• The focus of this chapter is on working hours and part-time work in the Nordic countries. Part-time work can be regarded as atypical in the same way as temporary employment, i.e. a type of employment that differs from the "standard or 'typical' model of full-time, regular, open-ended employment with a single employer over a long time span" (European industrial relations dictionary19). Part-time appointments may increase employer's flexibility, and are thus a factor in the flexicurity discussion. Here part-time tends to be placed in the category "internal numerical flexibility" (Employment in Europe 2006; Wilthagen et al. 2003; European Foundation 2008), as opposed to fixed-term appointments that result in external numerical flexibility. The concept of "working time flexibility" is also used. Employers achieve greater flexibility primarily through working hours (percent of a full position) being geared to the needs of the enterprise. But part-time employment can also offer employers greater flexibility because employees can be asked to work more as needed, and because part-time appointments can be used to meet labour requirements extending beyond normal working hours (evenings, weekends). In the latter case there will often be a close connection between part-time and other types of atypical work (on-call workers, students with extra jobs etc.).

  • In the previous chapters, much of our focus has been on transitions between labour market states - with the exception of changing one's working hours or type of contract. In the present chapter, we move on to study transitions within employment. How common is it for the employed in our countries to have a more or less significant career change?

  • The purpose of the present study has been to investigate patterns of labour market mobility that characterise four Nordic countries: Denmark, Finland, Norway and Sweden. In many studies and discussions of labour markets and welfare states the Nordic countries are regarded as constituting a specific Nordic regime with great internal similarities. However, in the wake of the interest in the Danish flexicurity model, questions have been raised as to whether it is only a Danish phenomenon or whether flexicurity is something that also characterises other Nordic countries. In international comparisons evaluating flexicurity profiles, similarities in the institutional frameworks of the Nordic countries have been found (European Commission 2006; Muffels 2008). Yet when studying the institutional framework in more detail, important differences emerge between the countries that could affect the flexibility and security on the four labour markets.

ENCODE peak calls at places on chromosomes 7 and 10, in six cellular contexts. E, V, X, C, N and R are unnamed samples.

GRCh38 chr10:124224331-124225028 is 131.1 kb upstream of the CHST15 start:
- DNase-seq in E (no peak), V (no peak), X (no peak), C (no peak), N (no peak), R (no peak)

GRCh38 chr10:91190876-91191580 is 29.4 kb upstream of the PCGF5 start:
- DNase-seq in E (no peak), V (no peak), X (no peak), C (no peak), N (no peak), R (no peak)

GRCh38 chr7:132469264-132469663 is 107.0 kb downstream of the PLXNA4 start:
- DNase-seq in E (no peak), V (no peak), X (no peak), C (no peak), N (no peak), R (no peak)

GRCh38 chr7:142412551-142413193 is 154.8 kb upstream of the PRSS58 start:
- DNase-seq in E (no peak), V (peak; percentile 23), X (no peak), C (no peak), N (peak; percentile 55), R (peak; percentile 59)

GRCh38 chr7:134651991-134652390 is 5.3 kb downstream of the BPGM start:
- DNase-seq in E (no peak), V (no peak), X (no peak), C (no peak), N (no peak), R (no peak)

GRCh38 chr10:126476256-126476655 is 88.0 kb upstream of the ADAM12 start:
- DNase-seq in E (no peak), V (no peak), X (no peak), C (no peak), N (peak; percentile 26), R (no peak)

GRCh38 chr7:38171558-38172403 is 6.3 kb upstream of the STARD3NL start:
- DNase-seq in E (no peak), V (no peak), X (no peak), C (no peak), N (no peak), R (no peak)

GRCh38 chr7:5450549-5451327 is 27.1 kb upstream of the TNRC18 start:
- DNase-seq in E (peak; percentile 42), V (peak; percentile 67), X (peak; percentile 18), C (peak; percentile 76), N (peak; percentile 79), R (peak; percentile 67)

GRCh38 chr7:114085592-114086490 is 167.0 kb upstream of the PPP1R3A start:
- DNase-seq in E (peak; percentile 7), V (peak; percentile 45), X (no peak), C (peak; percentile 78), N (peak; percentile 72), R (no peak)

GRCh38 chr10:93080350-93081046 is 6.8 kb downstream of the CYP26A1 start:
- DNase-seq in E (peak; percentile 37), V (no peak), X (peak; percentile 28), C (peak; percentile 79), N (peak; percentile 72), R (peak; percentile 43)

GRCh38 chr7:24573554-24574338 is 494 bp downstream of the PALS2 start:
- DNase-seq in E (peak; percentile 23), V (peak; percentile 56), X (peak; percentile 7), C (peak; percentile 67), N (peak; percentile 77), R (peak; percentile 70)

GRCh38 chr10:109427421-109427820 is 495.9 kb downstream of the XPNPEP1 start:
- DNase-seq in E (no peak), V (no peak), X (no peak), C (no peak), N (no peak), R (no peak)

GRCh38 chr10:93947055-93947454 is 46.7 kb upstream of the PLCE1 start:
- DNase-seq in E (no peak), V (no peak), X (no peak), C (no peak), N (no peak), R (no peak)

• It is generally emphasised that the overall level of employment protection in Denmark is at a low level and comparable to liberal labour markets like that of the United Kingdom. Furthermore, this low level of protection is a long-standing feature of the Danish labour market dating back to the General Agreement between the social partners that was the outcome of a general strike in 1899. This so-called September Agreement defined the right for the employers to manage the workplace (including the right to hire and dismiss workers), while the employers on the other hand recognized the trade unions as legitimate counterparts in negotiations about wages and work conditions. One of the characteristics of the Danish labour market, which is in contrast to for instance the situation in Sweden,is that this low level of employment protection has been intact until present times.